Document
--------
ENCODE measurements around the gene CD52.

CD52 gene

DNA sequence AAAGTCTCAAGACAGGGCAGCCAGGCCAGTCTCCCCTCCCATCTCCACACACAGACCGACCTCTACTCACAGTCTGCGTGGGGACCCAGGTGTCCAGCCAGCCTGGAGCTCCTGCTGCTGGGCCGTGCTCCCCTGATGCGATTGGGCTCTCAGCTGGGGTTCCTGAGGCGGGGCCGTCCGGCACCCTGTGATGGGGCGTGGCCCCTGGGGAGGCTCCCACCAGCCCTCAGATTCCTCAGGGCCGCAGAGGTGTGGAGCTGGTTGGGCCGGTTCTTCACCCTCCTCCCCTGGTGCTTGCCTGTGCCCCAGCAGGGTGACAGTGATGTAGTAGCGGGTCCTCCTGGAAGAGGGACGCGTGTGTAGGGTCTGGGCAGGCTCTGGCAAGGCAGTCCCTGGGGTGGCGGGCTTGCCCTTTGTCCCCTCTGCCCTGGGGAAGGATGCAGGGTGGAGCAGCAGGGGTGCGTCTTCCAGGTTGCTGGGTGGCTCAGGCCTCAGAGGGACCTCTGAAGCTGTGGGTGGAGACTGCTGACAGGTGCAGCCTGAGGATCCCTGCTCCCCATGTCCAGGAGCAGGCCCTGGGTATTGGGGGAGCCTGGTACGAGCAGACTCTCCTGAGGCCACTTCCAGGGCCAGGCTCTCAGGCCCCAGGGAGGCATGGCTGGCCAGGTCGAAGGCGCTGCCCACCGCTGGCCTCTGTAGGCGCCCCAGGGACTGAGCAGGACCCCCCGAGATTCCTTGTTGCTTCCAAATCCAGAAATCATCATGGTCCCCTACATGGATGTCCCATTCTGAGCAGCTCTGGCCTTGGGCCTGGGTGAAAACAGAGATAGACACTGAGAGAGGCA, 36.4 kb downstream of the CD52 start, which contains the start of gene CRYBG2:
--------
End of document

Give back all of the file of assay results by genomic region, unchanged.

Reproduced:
ENCODE measurements around the gene CD52.

CD52 gene

DNA sequence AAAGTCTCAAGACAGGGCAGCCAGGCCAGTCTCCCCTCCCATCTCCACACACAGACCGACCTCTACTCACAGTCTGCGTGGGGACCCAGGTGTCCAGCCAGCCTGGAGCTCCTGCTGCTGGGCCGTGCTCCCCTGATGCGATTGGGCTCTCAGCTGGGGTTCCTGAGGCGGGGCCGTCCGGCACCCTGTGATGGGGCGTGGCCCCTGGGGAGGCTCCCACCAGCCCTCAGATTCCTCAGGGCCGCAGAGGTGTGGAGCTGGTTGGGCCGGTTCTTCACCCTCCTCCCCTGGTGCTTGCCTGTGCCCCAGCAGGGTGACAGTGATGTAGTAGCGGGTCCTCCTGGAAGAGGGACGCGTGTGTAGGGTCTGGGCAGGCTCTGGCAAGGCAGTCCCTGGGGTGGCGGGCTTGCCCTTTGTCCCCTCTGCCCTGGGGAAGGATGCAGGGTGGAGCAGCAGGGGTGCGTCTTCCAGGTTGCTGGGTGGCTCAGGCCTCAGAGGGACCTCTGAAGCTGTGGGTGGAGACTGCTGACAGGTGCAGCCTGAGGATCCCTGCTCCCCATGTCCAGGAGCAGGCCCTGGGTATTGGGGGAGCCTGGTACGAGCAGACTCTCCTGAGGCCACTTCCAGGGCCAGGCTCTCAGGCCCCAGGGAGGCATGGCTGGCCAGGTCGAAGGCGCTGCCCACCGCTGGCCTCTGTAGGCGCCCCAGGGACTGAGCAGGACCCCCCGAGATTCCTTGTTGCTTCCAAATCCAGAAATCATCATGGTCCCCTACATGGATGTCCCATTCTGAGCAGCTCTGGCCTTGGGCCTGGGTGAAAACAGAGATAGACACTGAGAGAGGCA, 36.4 kb downstream of the CD52 start, which contains the start of gene CRYBG2: